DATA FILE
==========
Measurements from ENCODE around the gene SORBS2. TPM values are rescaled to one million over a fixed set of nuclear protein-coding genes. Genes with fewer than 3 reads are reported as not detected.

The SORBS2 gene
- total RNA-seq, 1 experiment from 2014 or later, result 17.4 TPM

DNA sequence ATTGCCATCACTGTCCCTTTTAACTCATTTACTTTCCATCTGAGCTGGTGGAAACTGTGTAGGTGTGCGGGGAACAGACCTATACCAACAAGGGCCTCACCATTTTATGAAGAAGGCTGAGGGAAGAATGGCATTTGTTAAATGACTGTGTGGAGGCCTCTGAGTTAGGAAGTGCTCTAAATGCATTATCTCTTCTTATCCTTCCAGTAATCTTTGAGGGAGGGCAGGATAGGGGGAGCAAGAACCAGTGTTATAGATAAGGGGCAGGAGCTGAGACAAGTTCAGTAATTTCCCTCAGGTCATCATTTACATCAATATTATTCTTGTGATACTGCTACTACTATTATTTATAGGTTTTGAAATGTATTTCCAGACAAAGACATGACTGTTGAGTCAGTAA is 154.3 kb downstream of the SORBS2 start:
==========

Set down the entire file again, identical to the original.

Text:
Measurements from ENCODE around the gene SORBS2. TPM values are rescaled to one million over a fixed set of nuclear protein-coding genes. Genes with fewer than 3 reads are reported as not detected.

The SORBS2 gene
- total RNA-seq, 1 experiment from 2014 or later, result 17.4 TPM

DNA sequence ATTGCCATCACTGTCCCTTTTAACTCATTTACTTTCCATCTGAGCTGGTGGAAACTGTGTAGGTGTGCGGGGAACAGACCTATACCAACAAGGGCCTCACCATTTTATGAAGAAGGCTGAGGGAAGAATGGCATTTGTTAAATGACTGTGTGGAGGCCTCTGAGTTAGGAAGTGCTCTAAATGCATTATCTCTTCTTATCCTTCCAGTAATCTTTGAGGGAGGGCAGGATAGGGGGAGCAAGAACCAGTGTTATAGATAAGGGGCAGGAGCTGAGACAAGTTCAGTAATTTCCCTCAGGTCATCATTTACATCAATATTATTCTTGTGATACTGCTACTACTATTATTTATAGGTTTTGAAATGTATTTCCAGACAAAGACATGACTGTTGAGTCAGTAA is 154.3 kb downstream of the SORBS2 start: